Saturday, June 22, 2024

5-million Pinoys victims of identity theft, says new study

According to US-based consumer credit risk watchdog FICO’s most recent global consumer fraud study, as many as five million adult Filipinos or 4.5% of the country’s entire population have experienced identity theft. Some 6% of respondents or 6.7 million Filipinos believe their identity has been exploited to create a fake account.

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Public awareness growing

Moreover, FICO said that public awareness of identity theft fraud is growing, with two in five Filipino consumers saying they prioritize fraud and scam protection when opening a new bank account. Meanwhile, one-quarter of respondents feel it is the second most significant factor.

This comes at a time, post-pandemic, when the majority of customers indicate they will continue to conduct all of their banking online and are becoming more conscious of the need for robust protection against online fraud.

Survey respondents also stated that banks are doing more fraud checks to protect them against identity theft, account takeover, and card fraud. Some 61% of surveyed Internet shoppers have faced additional identification checks, and 56% have experienced heightened checks when logging into their accounts. Filipinos are likewise aware of Authorized Push Payment (APP) fraud, in which scammers deceive clients into transferring money.

More security, more difficulties

However, the cost of increased security is oftentimes frustration and disengagement on the part of consumers. According to FICO, Filipinos believe that rigorous or time-consuming identification checks make them think twice about opening accounts. Some 27% of respondents said they gave up altogether from opening a savings account, 27% from getting a credit card, and 32% from acquiring a personal loan.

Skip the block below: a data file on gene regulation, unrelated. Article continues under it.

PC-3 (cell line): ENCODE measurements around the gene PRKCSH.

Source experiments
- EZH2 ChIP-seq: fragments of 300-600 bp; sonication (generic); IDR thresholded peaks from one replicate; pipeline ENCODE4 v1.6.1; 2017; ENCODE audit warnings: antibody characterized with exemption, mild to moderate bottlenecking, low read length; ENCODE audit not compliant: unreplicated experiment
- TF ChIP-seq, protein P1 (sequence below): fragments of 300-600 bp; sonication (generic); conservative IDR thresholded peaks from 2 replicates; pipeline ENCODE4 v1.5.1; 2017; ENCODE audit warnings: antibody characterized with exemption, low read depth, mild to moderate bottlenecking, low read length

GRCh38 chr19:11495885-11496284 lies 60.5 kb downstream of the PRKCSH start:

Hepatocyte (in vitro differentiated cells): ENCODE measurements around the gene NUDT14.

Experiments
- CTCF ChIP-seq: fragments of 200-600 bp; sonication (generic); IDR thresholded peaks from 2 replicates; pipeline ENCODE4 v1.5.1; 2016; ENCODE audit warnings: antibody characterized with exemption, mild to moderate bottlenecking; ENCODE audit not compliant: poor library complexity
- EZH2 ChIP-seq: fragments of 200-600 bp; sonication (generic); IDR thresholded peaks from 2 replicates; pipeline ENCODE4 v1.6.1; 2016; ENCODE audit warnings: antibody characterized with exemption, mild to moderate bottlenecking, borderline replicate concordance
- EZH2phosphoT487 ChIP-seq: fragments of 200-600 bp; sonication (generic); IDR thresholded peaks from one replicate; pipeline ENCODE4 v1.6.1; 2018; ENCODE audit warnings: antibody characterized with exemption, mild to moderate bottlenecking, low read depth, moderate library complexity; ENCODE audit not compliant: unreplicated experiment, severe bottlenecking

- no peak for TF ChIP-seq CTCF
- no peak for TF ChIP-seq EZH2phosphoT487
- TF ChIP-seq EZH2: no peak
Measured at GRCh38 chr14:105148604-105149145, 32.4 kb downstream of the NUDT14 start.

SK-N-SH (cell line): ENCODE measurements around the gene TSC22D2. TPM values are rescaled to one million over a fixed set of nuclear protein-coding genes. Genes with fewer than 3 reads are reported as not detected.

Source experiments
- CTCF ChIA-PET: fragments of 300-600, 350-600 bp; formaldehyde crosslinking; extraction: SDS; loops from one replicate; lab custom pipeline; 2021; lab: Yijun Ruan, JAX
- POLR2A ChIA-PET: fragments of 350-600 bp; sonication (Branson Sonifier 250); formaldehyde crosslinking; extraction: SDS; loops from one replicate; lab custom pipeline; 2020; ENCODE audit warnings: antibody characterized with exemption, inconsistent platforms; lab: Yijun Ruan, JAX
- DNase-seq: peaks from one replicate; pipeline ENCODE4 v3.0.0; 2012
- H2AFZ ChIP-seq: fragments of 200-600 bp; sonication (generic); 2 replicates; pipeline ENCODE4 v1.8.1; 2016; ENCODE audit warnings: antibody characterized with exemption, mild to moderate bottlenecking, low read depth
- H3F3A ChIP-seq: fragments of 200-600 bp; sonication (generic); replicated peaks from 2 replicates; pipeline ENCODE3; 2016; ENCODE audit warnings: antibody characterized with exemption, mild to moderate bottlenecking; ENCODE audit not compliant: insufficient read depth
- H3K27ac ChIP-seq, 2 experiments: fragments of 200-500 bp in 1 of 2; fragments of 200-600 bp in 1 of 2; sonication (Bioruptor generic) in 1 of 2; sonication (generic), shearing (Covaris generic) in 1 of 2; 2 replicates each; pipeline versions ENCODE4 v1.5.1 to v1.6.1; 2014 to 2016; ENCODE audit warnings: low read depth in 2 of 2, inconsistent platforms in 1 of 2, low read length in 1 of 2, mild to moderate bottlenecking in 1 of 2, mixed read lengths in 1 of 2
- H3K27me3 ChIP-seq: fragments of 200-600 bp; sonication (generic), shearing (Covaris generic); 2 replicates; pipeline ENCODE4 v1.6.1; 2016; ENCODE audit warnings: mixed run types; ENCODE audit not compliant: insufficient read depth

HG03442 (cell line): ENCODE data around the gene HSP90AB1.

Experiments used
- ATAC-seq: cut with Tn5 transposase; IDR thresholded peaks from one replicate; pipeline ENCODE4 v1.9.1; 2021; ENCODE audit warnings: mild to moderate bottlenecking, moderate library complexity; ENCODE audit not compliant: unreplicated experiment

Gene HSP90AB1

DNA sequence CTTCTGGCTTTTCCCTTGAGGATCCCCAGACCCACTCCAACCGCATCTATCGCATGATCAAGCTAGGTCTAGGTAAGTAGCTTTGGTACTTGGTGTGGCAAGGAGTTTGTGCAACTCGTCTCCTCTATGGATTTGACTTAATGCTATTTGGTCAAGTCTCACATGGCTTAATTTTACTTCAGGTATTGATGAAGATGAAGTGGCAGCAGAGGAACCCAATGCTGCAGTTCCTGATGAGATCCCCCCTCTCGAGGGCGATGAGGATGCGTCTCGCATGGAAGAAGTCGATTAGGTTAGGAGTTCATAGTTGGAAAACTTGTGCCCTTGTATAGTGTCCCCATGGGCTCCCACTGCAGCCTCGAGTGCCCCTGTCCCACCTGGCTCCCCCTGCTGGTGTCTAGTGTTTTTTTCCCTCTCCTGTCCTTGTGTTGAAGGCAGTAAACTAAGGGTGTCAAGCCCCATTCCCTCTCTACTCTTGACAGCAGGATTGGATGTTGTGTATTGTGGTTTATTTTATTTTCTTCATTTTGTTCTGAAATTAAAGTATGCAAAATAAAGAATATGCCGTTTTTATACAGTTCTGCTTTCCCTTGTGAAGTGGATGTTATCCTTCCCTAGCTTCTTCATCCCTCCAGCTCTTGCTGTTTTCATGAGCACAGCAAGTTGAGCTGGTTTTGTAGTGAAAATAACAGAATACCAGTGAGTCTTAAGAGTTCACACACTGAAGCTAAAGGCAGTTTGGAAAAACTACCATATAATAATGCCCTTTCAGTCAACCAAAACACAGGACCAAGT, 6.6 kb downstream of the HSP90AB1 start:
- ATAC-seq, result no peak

Meanwhile, around 25% of surveyed Filipinos have limited or altogether ceased using their bank accounts due to difficult or time-consuming identification verification procedures, while 28% said they have reduced or halted credit card usage.

“As new scams and frauds emerge, banks are increasingly challenged with balancing customer experience needs against managing fraud risks and controls such as securing payment verification,” said CK Leo, FICO’s lead for fraud, security and financial crime in Asia Pacific. “Implementing effective account security technologies that reduce friction is therefore a priority.”

Perception is key

The poll also found a link between perceived security efficacy and user preference: While biometric security and facial scans was recommended by 65% and 60% of Filipino respondents, many still preferred more conventional but less secure authentication methods. A total of 41% of Filipinos prefer old-fashioned usernames and passwords, while 47% prefer SMS passcodes.

“People develop a sense of trust and comfort around a way of doing things, especially if it has protected them from scams so far,” Leo explained. “As a result, it takes a while for customers to develop confidence in new security methods even if they are better. Banks need to remain flexible but find ways to show new channels are trustworthy, effective and more convenient.”

The FICO study was conducted in August 2022 and included some 1,000 Filipino participants, as well as respondents from Brazil, Canada, Chile, Colombia, Germany, Indonesia, Mexico, South Africa, Thailand, Peru, Sweden, the UK and the US.

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